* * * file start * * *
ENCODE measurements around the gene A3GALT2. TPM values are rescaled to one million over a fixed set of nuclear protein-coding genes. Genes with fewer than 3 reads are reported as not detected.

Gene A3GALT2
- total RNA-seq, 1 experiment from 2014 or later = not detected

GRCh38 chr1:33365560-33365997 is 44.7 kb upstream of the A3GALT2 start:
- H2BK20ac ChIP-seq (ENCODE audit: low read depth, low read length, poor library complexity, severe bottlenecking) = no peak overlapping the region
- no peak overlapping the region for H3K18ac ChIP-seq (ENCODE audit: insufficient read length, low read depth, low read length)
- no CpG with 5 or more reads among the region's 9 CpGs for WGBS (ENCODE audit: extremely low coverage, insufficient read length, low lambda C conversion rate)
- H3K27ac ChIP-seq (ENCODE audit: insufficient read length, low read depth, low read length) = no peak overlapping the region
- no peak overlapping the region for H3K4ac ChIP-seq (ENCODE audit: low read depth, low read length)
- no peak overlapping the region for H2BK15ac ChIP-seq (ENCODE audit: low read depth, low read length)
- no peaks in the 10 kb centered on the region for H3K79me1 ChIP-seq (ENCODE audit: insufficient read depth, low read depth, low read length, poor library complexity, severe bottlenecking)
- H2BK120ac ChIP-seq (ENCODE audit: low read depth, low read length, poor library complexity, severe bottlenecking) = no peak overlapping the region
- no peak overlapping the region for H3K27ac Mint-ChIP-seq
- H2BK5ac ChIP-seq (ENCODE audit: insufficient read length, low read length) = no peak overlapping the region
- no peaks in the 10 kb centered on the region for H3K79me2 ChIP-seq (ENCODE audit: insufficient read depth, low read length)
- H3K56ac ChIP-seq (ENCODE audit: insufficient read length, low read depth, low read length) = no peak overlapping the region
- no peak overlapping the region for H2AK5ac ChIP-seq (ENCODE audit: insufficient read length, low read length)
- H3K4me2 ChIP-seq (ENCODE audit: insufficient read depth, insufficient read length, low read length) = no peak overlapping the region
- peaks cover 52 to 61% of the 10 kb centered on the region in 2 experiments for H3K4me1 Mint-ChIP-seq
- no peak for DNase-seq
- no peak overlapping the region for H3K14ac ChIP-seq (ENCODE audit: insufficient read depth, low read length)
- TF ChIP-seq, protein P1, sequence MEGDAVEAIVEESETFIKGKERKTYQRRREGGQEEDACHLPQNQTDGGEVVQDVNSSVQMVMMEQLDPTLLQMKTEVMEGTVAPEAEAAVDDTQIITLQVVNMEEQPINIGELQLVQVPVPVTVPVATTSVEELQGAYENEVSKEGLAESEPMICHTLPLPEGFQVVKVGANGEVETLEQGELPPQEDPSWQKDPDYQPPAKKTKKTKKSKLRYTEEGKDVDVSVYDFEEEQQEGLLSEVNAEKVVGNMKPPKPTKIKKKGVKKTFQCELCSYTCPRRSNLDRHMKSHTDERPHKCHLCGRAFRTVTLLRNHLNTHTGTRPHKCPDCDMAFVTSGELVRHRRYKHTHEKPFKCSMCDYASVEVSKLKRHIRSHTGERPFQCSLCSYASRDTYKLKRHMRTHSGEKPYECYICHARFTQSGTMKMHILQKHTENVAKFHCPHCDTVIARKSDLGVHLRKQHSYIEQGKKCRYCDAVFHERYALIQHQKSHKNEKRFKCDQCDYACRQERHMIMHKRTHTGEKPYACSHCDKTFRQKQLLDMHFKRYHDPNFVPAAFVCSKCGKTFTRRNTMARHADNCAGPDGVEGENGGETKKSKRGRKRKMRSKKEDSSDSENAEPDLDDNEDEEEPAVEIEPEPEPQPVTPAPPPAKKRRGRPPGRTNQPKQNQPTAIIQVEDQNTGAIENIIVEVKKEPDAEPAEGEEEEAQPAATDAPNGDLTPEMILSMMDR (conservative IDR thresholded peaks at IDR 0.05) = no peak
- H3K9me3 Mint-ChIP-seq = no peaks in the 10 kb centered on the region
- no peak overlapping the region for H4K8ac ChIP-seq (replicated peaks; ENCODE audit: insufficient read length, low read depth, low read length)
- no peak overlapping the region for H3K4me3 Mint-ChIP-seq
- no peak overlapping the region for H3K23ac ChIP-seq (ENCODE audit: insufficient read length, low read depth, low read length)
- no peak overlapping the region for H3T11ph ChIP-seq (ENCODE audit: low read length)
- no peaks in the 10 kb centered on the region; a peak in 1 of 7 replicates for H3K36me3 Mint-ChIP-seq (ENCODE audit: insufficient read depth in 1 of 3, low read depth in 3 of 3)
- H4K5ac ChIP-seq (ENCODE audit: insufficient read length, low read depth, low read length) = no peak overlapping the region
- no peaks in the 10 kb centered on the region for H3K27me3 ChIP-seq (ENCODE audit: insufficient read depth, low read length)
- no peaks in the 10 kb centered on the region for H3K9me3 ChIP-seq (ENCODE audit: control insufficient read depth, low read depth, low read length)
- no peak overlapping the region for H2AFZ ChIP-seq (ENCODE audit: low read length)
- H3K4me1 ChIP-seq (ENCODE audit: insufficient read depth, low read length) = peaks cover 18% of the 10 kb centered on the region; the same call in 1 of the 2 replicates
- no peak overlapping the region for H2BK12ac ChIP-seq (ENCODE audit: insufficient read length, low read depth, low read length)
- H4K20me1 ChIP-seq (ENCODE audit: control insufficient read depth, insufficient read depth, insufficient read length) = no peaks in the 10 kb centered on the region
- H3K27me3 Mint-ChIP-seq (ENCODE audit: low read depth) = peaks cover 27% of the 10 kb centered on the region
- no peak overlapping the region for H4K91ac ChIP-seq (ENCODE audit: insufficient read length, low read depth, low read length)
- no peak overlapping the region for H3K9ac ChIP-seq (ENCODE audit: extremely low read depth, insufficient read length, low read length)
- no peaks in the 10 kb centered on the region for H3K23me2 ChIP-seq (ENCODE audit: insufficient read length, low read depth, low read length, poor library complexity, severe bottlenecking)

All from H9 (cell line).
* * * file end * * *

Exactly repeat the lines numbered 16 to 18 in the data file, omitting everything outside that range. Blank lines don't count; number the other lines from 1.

- H3K56ac ChIP-seq (ENCODE audit: insufficient read length, low read depth, low read length) = no peak overlapping the region
- no peak overlapping the region for H2AK5ac ChIP-seq (ENCODE audit: insufficient read length, low read length)
- H3K4me2 ChIP-seq (ENCODE audit: insufficient read depth, insufficient read length, low read length) = no peak overlapping the region